• Poor habitat causes take of fish every day.  Currently, our warped idea of conservation translates into closing hatcheries and fisheries and doing nothing to address the degraded habitat which precludes salmon recovery.
  • Hatcheries can help rebuild natural populations or buffer impacts on natural populations, meet treaty fishing rights, and critically important tribal and non-tribal fisheries simply could not happen today without hatcheries.
 We want to see the Published Final end date for EIS (Environmental Impact  Statement) NEPA Record of decision, and final ESA decision be on or before March 1. This allows time for litigation and the release of the smolts in a timely manner.
Please dedicate all of your resources to these particular EWS HGMPs so to meet the timeframe and not run the clock out on this program. We have wasted the last two years of broodstock and if this third year brood stock is lost, it will kill this program for ever.  
For the alternatives you asked for , we would like to see an alternative added to the list:
Please use added alternative #5 below, with alternative #2 as a second choice
Please add Alternative 5: Increasing annual early winter hatchery production to one million or more smolts.  This is to ensure fair consideration of a full range of possible alternatives and to recognize that marine and freshwater habitats are continuing to decline such that increased hatchery production will be necessary to compensate.
(Your Organization if affiliated)


President's Column -

By Ron Garner

Recreational fishing is at a crossroads. Our fisheries are no longer being managed for fishing but by litigation. NOAA Fisheries have taken the stance that it is in their best interest to not review and approve these Hatchery and Genetics Management Plans as they are worried that environmental groups are going to sue them. Hatchery and Genetics Management Plans or HGMPs are studied and are roughly 50-60 pages of scientific data to make sure that it is safe for a certain fish in a certain river or stream can be released into that system. So every fish in any river system has to be approved to be released. WDFW is responsible for writing them, NOAA is responsible for approving them. There are over 200 of them to review and approve.  There has not been one single one approved this year for Puget Sound.

WDFW is raising our fish in our hatcheries and being threatened with lawsuits the early timed steelhead are not released due to this litigation. So we write the HGMPs and NOAA sits on them. As NOAA's Rob Jones admitted in a hearing with our Senate Natural Resources Committee, they would rather the state be tied to the railroad tracks than them. If they untie the state from the railroad tracks, they would be tied to the railroad tracks. Translated they get sued if they approve them. I didn't know that NOAA has an option to not do their job. Apparently I am wrong.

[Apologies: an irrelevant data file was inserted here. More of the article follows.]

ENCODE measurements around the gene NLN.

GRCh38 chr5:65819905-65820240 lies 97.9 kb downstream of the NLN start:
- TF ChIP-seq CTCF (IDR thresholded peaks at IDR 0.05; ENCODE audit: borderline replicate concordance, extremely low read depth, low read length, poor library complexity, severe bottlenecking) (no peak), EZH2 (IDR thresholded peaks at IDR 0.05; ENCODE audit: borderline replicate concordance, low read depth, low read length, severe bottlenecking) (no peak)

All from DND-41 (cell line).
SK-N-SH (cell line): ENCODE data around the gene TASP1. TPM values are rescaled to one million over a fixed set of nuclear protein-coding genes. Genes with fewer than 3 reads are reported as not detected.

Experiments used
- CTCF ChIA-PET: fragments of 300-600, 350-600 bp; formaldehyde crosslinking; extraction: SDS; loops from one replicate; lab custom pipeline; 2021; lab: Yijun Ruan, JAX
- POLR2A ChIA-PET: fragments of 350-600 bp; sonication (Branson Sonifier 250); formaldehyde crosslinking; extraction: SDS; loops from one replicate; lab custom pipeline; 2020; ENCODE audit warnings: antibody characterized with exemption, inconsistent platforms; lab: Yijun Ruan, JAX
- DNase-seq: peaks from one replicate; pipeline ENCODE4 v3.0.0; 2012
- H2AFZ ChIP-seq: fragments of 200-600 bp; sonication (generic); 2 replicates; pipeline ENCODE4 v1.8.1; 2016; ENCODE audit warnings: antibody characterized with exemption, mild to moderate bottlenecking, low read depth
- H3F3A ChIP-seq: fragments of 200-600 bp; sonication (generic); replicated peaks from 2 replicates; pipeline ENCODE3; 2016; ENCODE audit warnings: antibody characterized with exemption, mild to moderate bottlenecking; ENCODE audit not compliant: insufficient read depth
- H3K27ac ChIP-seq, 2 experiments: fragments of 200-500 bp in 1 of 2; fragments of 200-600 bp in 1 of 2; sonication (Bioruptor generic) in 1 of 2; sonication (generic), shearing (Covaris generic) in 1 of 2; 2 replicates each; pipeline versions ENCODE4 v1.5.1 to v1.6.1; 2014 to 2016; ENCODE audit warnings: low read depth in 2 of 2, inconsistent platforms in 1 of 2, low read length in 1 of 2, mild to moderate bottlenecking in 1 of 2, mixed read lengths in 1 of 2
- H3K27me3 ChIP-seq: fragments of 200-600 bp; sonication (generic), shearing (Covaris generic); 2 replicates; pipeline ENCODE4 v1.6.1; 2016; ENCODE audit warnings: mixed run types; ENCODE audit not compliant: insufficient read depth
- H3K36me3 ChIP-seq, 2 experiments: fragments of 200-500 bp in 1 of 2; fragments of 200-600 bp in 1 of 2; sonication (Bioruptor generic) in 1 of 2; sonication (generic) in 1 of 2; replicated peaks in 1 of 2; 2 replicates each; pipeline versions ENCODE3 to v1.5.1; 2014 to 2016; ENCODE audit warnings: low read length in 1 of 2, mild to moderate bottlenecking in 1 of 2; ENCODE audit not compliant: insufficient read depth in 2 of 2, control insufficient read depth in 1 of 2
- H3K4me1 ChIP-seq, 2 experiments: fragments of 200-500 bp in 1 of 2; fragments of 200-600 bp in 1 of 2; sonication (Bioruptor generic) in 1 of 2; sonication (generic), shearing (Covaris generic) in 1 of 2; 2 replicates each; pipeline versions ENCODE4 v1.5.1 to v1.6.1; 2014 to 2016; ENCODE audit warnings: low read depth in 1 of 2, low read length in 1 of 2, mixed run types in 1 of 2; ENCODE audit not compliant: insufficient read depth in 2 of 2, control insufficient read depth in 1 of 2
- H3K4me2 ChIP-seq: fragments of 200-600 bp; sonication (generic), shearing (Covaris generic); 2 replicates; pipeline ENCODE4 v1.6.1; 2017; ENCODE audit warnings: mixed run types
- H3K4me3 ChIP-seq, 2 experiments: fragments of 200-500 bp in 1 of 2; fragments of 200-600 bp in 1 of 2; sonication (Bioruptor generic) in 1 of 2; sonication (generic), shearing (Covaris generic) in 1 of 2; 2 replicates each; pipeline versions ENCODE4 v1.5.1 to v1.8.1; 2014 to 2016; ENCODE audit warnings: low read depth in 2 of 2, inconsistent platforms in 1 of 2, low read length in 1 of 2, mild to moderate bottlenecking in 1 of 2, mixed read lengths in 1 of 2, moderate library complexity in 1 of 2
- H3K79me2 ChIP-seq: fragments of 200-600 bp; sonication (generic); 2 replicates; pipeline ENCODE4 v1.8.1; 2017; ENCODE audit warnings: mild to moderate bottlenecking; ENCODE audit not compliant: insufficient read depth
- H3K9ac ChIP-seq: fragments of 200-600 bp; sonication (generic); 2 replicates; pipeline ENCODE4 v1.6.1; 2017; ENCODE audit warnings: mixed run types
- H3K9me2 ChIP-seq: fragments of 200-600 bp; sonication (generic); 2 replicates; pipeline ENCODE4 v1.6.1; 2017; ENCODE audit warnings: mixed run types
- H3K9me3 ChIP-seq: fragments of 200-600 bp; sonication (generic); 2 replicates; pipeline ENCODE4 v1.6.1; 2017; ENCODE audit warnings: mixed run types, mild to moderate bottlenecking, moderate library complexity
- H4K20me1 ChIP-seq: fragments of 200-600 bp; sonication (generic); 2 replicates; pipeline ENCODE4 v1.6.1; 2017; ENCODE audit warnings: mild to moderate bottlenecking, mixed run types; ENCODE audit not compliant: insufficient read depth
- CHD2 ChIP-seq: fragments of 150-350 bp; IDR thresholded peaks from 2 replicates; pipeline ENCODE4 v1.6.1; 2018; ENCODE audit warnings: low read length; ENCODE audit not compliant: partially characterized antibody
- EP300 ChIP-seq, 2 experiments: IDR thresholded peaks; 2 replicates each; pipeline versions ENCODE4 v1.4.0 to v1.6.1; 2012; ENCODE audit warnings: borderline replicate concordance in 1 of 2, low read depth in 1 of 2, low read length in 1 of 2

Many HGMPs were submitted back in the early 2000s. Not a single HGMP was approved. When the Puget Sound ESA listings came about in the 2007 area (if memory serves me right) the HGMPs had to be redone and resubmitted. These are still sitting in limbo.

Why was the lawsuit against steelhead instead of Chinook or Coho? Because it would have a ton more resistance. These people are very smart and are starting at the bottom. They are picking the low hanging fruit. They were successful with some of their first lawsuits with the state and feds. The state and feds have paid them off on the Tokul creek hatchery and the Leavenworth hatchery. Luckily the Colvilles and the Yakima tribes intervened in the lawsuit against Fish and Wildlife, Bonneville Power, US Bureau of Reclamation.  Seattle Trout Club intervened in the Tokul creek lawusit. Thanks to them too.

Now they have started a precedence and are getting paid for their actions. It is a matter of time before they go after all hatcheries. In the same hearing WFC admitted that the only hatchery they approved of are the closed ones.

If you take nothing more away from this is that you need to contact your federal senators and tell them to put pressure on NOAA to get all of our HGMPs approved. Our fisheries are worth a billion dollars a year to our state.

We have pristine rivers in Hood Canal that have had no hatchery intervention. This is taken from a letter to me by a PSA member. "The five major rivers flowing into Hood Canal from the west include the most pristine habitat we have in the state.  They are the Skokomish, Hama Hama, Duckabush, Dosewallips, and Quilcene.  The Skokomish and Quilcene both have fish hatcheries and are the only two of this five with a runs of either coho or chinook and both offer harvest opportunity.  The other three rivers have not been open to fishing since I moved here in 1979 with, as far as I know, with the exception of a late season chum fishery on the Dosewallips.  Not one of these rivers has a steelhead run and they have been off limits for steelhead for over 35 years and have not had any hatchery interference.  One would think with the pristine waters and no hatchery interference a native run would re-establish itself if hatcheries were the problem."